The late sixties was the dawn of cultural awakening. During this time I was a particularly avid reader, and the more I read about Black culture the more I wanted to read. I read Wright, Baldwin, Ellison, poets Amir Baraka , Don Lee, Hoyt Fuller, historians such as Lerrone Bennet Jr, Claude Anderson, Dr John Henrik Clark….. great writers who have influenced me and helped develop my identity. Three of the most important books have to be the autobiography of Malcolm X, with Alex Haley, Man-child in the Promised Land by Claude Brown, and Trick Baby by Iceberg Slim. Through reading these books and through living in these times I was transformed and I marked that transformation by taking a new name: Dawi Opara.

The story of my name change proves the point that you can not get away from where you came. It starts when I was sitting around with a couple of friends talking about our struggle. We agreed that the names we carried weren’t part of our true identity but only borrowed names taken from the white world. So I took the Da out of Dave and the Wi out of Wilks and came up with Dawi (pronounced “Da-wee”). Later on I met a man from Nigeria whose last name was Opara and he told me that this meant “first son”. This name applies perfectly to me since I will always be my father’s first and only son; Pops still gets his credit, no matter what.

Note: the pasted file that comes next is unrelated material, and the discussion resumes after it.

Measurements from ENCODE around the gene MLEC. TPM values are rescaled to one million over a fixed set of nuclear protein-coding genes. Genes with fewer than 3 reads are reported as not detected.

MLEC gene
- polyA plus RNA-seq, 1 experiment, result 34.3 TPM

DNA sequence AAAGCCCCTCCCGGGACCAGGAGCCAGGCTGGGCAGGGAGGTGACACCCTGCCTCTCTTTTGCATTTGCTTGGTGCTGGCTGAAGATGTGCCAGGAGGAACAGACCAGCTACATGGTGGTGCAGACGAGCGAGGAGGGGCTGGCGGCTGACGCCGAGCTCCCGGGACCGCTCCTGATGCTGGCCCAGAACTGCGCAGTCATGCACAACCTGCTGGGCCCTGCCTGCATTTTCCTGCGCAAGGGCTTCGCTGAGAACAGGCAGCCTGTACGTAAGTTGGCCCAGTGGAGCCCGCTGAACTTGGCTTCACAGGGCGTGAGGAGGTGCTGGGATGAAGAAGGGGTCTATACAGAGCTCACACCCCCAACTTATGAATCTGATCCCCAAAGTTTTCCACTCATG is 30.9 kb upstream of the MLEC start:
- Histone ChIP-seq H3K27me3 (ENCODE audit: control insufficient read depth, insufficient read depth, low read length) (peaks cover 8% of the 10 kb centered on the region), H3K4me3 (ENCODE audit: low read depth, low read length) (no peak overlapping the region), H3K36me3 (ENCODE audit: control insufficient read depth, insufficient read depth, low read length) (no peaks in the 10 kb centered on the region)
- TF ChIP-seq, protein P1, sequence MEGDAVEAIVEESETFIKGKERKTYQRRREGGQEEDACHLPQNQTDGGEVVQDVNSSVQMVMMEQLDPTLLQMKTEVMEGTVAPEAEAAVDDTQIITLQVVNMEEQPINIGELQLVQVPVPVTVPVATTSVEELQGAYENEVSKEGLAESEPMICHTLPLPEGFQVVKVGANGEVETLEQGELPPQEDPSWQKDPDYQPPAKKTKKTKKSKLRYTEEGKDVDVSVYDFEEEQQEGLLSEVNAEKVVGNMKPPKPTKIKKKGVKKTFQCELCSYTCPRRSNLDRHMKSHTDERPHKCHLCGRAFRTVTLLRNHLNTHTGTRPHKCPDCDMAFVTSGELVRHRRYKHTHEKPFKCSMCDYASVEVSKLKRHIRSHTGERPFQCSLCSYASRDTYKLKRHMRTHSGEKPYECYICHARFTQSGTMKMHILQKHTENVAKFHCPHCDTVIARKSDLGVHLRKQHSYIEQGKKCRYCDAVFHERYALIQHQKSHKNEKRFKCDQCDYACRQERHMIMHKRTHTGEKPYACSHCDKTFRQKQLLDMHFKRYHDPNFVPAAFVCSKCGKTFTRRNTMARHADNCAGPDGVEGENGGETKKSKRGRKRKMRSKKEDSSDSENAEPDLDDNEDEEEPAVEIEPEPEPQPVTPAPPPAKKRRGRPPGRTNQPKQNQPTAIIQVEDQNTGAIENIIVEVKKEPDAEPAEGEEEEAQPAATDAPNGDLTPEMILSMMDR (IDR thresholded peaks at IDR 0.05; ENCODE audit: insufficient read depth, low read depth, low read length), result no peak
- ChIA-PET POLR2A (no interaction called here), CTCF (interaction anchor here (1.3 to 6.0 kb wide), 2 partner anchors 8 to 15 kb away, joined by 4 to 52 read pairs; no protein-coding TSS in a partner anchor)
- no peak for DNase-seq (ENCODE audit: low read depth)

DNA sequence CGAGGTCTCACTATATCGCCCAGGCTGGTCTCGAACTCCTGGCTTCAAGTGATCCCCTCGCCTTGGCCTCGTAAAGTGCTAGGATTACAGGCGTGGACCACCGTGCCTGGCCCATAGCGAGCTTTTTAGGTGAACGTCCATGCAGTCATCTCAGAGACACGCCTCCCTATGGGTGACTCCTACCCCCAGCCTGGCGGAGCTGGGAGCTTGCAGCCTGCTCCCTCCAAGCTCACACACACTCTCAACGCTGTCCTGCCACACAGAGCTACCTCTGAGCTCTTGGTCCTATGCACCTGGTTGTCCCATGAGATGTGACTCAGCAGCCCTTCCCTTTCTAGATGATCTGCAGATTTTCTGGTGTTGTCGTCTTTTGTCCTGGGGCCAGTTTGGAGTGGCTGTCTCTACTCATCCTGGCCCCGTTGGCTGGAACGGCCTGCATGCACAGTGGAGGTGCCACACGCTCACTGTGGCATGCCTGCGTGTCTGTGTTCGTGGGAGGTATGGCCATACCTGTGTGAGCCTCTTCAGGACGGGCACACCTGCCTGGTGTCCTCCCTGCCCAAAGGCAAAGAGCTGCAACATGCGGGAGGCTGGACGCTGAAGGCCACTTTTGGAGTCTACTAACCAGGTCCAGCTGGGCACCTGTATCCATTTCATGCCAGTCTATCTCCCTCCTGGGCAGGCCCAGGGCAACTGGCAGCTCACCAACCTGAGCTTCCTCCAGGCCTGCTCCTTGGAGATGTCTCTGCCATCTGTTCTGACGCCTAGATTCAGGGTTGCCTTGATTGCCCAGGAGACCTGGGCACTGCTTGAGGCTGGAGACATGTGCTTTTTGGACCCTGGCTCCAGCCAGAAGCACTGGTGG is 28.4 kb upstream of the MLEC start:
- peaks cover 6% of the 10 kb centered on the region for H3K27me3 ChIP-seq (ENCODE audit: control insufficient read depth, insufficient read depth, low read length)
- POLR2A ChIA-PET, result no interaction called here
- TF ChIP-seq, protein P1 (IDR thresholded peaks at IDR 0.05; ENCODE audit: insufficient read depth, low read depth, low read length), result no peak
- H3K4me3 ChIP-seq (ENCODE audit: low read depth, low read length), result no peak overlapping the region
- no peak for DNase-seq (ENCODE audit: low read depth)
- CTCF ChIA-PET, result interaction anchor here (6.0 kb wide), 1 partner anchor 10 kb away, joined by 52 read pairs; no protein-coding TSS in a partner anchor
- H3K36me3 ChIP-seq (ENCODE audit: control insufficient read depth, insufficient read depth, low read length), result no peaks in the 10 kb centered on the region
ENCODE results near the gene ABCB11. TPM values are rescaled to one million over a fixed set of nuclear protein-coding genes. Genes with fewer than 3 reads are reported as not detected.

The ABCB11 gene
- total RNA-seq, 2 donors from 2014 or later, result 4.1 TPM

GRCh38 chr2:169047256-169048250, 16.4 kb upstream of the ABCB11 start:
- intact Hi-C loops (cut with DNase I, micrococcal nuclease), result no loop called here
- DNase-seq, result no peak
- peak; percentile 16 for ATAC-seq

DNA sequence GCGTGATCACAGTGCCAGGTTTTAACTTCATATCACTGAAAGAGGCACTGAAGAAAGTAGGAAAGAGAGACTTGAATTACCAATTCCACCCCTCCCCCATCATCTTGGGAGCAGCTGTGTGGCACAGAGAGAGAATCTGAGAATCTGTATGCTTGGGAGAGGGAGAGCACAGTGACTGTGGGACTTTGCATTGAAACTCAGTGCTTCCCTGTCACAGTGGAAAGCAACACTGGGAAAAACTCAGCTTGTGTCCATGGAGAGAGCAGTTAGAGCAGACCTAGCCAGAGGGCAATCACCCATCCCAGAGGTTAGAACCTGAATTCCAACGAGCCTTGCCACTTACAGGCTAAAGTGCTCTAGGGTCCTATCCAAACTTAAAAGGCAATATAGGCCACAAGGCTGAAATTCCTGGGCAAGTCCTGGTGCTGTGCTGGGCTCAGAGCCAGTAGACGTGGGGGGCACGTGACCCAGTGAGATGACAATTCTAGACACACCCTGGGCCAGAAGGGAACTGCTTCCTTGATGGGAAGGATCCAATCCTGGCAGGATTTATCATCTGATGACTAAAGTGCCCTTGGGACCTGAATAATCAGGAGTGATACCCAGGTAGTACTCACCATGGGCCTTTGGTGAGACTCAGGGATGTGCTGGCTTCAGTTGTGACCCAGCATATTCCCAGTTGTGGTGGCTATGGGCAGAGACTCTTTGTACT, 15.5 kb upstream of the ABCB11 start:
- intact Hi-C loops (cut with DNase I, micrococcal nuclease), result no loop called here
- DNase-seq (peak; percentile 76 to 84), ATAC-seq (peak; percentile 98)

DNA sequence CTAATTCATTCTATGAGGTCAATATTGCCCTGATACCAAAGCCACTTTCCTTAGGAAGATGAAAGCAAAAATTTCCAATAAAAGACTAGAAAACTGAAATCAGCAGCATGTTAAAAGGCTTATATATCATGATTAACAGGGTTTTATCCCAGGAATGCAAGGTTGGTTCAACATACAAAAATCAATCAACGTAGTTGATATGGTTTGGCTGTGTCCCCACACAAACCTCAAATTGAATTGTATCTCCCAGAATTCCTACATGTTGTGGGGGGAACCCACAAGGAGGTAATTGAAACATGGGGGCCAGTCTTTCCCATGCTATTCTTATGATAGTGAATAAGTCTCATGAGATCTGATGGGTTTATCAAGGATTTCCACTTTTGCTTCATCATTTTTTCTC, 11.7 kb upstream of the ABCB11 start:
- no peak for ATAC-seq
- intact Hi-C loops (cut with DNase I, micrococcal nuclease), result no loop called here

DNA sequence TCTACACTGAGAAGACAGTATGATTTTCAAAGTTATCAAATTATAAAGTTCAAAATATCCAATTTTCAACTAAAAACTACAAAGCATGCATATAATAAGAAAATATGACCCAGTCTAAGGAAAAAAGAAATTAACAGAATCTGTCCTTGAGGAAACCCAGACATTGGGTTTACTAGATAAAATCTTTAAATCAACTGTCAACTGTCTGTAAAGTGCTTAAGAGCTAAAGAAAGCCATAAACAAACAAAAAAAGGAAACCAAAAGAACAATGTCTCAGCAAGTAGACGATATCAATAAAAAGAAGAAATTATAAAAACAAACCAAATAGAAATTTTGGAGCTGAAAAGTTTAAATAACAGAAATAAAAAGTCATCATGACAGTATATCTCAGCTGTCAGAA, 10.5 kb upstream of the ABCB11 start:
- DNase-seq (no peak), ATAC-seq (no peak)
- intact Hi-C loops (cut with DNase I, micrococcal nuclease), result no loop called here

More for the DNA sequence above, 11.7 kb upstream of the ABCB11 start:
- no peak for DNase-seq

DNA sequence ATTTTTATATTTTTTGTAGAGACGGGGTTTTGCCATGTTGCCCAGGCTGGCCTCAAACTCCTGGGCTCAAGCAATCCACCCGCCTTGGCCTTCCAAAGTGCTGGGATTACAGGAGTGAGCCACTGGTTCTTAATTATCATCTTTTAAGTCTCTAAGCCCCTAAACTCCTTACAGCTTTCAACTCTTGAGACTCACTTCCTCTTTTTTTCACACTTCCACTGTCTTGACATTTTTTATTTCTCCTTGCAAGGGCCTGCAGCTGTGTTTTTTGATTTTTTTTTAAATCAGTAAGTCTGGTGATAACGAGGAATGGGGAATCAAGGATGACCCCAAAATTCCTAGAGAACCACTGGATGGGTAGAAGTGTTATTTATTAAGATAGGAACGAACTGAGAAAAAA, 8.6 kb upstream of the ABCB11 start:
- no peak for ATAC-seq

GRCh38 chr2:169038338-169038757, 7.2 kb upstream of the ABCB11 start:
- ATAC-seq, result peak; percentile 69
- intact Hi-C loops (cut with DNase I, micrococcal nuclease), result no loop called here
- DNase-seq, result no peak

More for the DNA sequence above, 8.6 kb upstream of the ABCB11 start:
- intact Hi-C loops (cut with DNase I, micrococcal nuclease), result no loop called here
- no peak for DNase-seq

I first performed before a live audience with the Ameen Muhammad Quartet at the South Side Community Arts Center sometime in 1979.

Since then I have appeared in a wide variety of venues. Columbia University, Velvet Lounge Crepuscule, Dusable Museum, Jazz Showcase, the Gallery with Douglas Ewart and his various ensembles. as well as Nuevo Bebop, fronted by Yapree Howell and Boaz McGee.I have read many times on Northwestern University’s radio station WNUR, and during a 4 year stint put on a show of poets, drummers and dancers for black history month at Norris Hall.

I am a founding member of the Men’s Art Forum and this organization has helped me compile a cd and book that will soon to be released through this web site.

Look around and you can catch me at various open mikes throughout the city of Chicago.